Vulnerable Albatrosses

Nothing is more spectacular than an albatross aloft.  Often within half an hour of leaving the Gippsland Lakes and sailing in Bass Strait, these giant seabirds make their appearance.  They use their formidable wingspans, from 2 to 3.5m, to ride the ocean winds and can glide for hours effortlessly, without rest or even a flap of their wings.  But did you know that of the 21 species of albatross living in the Southern hemisphere, 19 are endangered, and the other 2 are considered vulnerable?  This reminds us of the ultimate fragility of these iconic creatures.  They are the victims of many human-induced factors, such as ocean pollution, climate change and alien predators introduced to their breeding islands.  But most of all they are dying due to the activities of long line fishing fleets.

Yellow nosed albatross aloft

Indian yellow-nosed albatross aloft.

We are always in awe of these sky sailors, even more so when we know their numbers are dwindling.  They skim the surface, gliding across wave fronts, gaining energy from the wind gradient.  They turn into wind, rise in an arc, tilting their huge wings one way then the other, then lower themselves back down to within a few centimetres of the water… And over and over this smooth rhythm flows.   The stronger the wind, the more the albatrosses seem in their element, wings taut, feathers smooth and streamlined, their entire body a perfection of aerodynamics.  If the wind abates, they sit on the water patiently waiting, and give us a chance to observe them with the binoculars or the camera as we sail silently past them.

Of the 21 species that exist in our hemisphere, we have seen about five different ones, but have only been able to photograph three of the species.  Here is a little bit of information about these.

The shy albatross

(Thalassarche cauta)

Shy albatross in flight, Eastern Bass Strait

Shy Albatross off the southeast coast of Tasmania

Albatross Island in North West Tasmania is home to this Australian endemic albatross.  Its mantle, tail and upper wings are grey-black, the rest of the body is white, the underwing is also white but with a black border and a characteristic black thumb mark at the base of the leading edge.  The bill is greyish with a prominent yellow tip.  They are medium size, with a 2.4m wingspan. The shy albatross is the one we see most often.  Over the years we have collected a few beautiful photos of their chiselled look and sensational dynamic soaring action.

The black-browed albatross

(Thalassarche melanophris)

Black-browed albatross

The black-browed albatross with its distinctive frown

This albatross breeds on sub-antarctic and antarctic islands such as Heard and Macquarie Island.  They migrate northwards after the breeding season and can be seen around South Australia, Victoria, Tasmania and Bass Strait.  A distinctive feature is the dark grey or black brow which gives the impression of a constant frown.  This albatross has a dark grey saddle and upper wings which contrast with the white rump and underparts.  The under-wings are predominantly white with broad, irregular black margins.    The bill is yellow-orange.   With a 2.1 to 2.5m wingspan, this is a medium size albatross.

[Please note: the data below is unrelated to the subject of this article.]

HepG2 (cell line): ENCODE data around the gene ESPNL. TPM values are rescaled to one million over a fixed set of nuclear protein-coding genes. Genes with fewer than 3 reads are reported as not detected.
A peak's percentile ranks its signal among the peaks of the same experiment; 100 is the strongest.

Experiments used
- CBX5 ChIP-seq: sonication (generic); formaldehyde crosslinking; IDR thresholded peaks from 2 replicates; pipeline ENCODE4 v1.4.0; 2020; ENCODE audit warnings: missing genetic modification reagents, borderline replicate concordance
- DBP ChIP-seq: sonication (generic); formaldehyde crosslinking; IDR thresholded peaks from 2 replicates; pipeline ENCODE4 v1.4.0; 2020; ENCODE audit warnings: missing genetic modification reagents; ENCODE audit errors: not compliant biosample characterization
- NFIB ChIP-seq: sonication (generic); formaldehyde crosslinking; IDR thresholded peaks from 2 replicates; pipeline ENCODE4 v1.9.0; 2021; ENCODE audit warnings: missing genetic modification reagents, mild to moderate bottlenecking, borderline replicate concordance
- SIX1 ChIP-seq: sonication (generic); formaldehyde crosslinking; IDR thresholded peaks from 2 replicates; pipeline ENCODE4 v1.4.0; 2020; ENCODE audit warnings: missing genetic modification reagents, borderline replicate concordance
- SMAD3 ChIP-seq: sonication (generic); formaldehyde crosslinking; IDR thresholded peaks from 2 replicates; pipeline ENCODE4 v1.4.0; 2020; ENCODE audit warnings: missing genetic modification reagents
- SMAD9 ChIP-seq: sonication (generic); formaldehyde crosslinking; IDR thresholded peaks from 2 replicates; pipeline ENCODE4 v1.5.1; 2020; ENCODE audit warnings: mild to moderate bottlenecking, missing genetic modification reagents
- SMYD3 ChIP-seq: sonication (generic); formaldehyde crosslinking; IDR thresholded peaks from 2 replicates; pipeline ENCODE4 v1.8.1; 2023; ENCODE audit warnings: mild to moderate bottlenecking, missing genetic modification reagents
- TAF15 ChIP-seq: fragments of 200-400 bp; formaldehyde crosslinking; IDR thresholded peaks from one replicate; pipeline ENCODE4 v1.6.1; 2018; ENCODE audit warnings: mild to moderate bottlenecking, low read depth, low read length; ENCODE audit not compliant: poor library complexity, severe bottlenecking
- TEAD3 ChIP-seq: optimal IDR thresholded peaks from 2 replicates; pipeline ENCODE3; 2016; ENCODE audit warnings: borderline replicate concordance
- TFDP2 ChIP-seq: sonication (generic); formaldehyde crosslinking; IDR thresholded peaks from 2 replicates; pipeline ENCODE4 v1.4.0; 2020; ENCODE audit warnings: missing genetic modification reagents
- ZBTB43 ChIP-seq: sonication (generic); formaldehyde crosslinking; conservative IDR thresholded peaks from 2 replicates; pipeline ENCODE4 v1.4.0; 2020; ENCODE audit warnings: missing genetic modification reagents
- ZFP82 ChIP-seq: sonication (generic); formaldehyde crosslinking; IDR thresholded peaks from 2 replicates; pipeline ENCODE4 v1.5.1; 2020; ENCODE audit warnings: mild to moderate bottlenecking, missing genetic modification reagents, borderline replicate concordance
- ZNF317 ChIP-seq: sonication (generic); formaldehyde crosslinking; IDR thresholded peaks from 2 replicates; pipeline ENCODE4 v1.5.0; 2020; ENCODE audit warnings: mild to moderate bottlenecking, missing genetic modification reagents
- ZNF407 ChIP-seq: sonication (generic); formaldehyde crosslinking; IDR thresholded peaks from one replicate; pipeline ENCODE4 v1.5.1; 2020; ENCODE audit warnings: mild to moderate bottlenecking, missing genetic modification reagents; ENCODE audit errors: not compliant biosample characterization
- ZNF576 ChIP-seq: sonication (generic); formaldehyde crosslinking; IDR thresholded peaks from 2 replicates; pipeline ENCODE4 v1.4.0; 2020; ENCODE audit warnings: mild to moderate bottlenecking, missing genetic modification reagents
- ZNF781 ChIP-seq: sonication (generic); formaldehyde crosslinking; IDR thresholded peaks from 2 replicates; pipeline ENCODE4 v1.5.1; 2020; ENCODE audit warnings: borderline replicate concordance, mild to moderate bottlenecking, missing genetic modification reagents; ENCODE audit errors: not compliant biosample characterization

The Indian yellow-nosed albatross

(Thalassarche carteri)

Yellow nosed albatross at rest

The yellow line on his upper bill makes for easy identification of this Indian Yellow-Nosed Albatross.

Breeding on Armsterdam Island, near Madagscar, this albatross disperses throughout the Southern Indian Ocean to Western Australia, and sometimes eastwards across the Tasman Sea. Although small with only a 1.8 to 2m wingspan, this is a striking bird with its conspicuous yellow streak ending in a pink tip along the top of a black bill.  This albatross has a white head and nape, a dark grey upper wing and tail, and white rump and white under wing with a black margin.  We were incredibly lucky to see several of these around Wilson’s Promontory in autumn 2013.

Some interesting facts

Albatrosses at play

Albatrosses at play in South East Tasmania

The glide ratio of an albatross is amazing at 22:1.  This means that for every meter they drop they can travel forward 22 meters.  On a glide their wings are fully extended and locked in position by a sheet of tendons which allow them to fly without expending muscle effort.  The most demanding aspects of flying is not the distance covered, but the landings, take offs and hunting when they find a food source. The albatross is built to glide, but is unsuited to sustained flapping.  In calm seas it is forced to rest on the ocean’s surface, waiting for the wind to pick up.  Launches are a heavy awkward affair, but an ideal time for photography!  Check out the take-off series below of a Shy Albatross.  We were sailing slowly past, with just enough breeze to fill our sails, but not enough for this albatross who was resting on the surface – till we got too close to him!   Click on the first photo to display the series in full screen.

Bird watching is gratifying, but observing albatrosses is simply extraordinary.  There are of course several more types of albatrosses we would love to see and photograph.  We will just have to make this search for different species an on-going project when cruising Southern waters or the Tasman Sea.  We have our favourite, which is yours?

13 thoughts on “Vulnerable Albatrosses

  1. They are great to see in flight Chris, beautiful creatures, shame we are slowly killing them by what we as humans do. We repeat this with so many creatures in Australia. At the highest rate of extinction in the world. Let’s try and stop it by what we as individuals do. Sue

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